A strikingly high proportion of patients avoid taking osteoporosis medication over fears of rare but serious side effects, Gina Kolata reports for the New York Times.
According to the National Osteoporosis Foundation (NOF), an estimated 54 million Americans have either osteoporosis or low bone mass, which puts them at increased risk of the disease. Osteoporosis causes bones to become brittle and weak, raising the risk of debilitating fractures that can significantly reduce quality of life.
Spine fractures, for instance, can lead to trouble breathing and hunched posture. "It's not pretty," says Joan McGowan, who directs the division of musculoskeletal diseases at the National Institute of Arthritis and Musculoskeletal and Skin Diseases. "You see someone go from being a mobile elderly person to someone gripping a walker, afraid to move."
There are many drugs on the market to help treat osteoporosis—in some cases reducing the chance of an osteoporotic fracture by 50 percent. While the drugs are linked to certain serious side effects, such as atypical fractures and rotting jawbones, experts say the risks are low—ranging from between 10 to 40 in 100,000 patients with atypical fractures to "fewer than one in 100,000" who are afflicted by a rotting jawbone, Kolata writes.
"You only need to treat 50 people to prevent a fracture, but you need to treat 40,000 to see an atypical fracture," explains Clifford Rosen, a professor of medicine at Tufts University.
Scaring away patients
But lawsuits over complications related to the drugs have gained significant press attention in recent years, and FDA has requested that many osteoporosis drugs now include a warning about the side effects. The results, experts say, has been a precipitous drop in the number of patients treating osteoporosis with medication.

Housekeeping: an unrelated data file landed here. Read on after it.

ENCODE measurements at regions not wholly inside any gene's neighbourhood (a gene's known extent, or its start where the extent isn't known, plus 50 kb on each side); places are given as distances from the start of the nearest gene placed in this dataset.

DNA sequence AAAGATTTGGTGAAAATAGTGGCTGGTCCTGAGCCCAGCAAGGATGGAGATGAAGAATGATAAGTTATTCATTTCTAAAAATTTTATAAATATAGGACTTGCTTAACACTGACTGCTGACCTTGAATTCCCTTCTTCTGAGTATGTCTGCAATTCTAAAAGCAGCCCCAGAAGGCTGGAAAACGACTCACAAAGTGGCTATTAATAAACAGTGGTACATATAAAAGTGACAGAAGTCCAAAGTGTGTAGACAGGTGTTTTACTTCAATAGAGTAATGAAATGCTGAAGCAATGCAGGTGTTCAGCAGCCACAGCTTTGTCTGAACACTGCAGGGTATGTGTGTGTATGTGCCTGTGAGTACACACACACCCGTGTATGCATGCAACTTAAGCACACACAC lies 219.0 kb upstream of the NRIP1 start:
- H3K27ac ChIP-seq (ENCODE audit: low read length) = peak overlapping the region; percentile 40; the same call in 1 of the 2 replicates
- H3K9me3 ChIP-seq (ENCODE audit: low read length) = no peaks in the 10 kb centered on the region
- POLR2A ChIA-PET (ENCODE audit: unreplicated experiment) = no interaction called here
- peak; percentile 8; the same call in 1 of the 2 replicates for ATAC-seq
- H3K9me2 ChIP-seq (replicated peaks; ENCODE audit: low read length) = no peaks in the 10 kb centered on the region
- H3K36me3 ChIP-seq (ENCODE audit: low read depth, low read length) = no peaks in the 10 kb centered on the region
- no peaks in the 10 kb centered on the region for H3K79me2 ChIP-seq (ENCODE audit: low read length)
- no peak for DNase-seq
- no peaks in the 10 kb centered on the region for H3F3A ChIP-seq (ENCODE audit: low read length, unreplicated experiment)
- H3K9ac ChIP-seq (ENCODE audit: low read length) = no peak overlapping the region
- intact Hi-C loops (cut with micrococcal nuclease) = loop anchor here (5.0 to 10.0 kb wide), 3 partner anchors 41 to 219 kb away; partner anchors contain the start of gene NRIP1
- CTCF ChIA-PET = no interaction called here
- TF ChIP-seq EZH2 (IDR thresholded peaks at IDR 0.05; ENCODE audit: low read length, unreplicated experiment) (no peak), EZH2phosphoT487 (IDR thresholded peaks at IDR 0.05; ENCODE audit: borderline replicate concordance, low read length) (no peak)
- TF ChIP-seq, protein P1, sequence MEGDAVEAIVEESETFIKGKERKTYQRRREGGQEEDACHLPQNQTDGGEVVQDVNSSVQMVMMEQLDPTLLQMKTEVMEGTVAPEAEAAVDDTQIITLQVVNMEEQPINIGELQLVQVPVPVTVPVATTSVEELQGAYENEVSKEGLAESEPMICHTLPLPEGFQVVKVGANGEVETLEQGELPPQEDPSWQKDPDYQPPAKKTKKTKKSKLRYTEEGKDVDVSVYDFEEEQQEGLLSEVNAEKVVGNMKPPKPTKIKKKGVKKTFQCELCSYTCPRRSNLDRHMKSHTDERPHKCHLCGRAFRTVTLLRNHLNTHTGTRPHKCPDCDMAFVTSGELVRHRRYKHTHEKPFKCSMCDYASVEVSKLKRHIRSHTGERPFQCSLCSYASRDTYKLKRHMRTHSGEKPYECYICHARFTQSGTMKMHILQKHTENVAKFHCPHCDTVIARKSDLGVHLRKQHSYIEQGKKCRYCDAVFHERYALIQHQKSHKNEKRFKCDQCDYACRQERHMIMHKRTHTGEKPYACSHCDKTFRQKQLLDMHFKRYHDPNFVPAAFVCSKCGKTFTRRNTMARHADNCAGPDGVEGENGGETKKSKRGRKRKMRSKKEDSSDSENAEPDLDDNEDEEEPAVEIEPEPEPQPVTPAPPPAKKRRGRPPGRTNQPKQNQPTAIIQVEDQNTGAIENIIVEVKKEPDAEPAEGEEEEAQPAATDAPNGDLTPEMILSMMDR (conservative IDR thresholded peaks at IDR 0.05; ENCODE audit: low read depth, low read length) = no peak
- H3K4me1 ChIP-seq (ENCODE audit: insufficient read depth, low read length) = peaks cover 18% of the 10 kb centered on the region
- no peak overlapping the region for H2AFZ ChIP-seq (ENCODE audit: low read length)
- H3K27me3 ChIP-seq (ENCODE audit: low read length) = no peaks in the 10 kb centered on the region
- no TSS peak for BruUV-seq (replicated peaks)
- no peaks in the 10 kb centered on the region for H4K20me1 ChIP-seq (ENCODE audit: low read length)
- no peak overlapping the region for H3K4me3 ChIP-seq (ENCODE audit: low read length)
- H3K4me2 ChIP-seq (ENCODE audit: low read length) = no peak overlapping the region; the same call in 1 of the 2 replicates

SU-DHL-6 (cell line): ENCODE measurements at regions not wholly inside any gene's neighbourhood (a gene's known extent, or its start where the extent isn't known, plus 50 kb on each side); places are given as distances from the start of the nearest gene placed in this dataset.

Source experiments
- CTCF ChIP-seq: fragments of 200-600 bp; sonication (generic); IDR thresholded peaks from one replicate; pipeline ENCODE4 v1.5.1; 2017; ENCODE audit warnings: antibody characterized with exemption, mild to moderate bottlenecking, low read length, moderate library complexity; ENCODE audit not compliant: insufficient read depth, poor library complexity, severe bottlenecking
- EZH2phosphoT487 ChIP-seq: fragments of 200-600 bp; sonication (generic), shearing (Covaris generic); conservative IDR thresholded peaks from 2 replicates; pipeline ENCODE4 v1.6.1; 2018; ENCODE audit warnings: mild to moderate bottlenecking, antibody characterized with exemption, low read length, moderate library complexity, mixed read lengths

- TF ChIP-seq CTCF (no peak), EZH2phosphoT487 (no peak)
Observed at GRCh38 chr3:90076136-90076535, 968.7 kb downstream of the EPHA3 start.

According to the Times, use of one of the most commonly prescribed osteoporosis drugs fell by 50 percent between 2008 and 2012. Several recent studies have documented a similar downward shift. Researchers say that "millions of Americans are missing out on a chance to avoid debilitating fractures from weakened bones" because they are not taking osteoporosis medication, the Times reports.
To combat the trend, the American Society for Bone and Mineral Research, NOF, and the National Bone Health Alliance last month called for clinicians to be more aggressive in pushing high-risk patients to treat their osteoporosis.
But doctors say it is a difficult ask. "Ninety percent of patients, when you talk to them about starting one of these drugs, won't go on [them]," says Paul Miller, medical director of the Colorado Center for Bone Research. "The fear factor is huge." About 50 percent of patients taking osteoporosis drugs come off the medication within a year, according to the Times.
Some doctors hoped that new treatments would come to market with a milder side-effect profile. But one promising candidate developed by Amgen, romosozumab, was recently found to have similar side effects in a clinical trial. The trial results mean "these effects might occur with any of the newer drugs for osteoporosis," Rosen warns.
Side effects are not the only reason some patients avoid taking osteoporosis medication. According to Ethel Siris, an osteoporosis expert at Columbia University, many of the drugs are now off patent, which means drugmakers are not promoting them as aggressively.
And Steven Harris, an osteoporosis specialist at the University of California, San Francisco, says many patients wrongly assume that diet and exercise alone can protect them from the risks of osteoporosis. "I have that discussion all day every day with my patients," he laments (Kolata, New York Times, 6/1; Mayo Clinic, accessed 6/2; National Osteoporosis Foundation, accessed 6/2).
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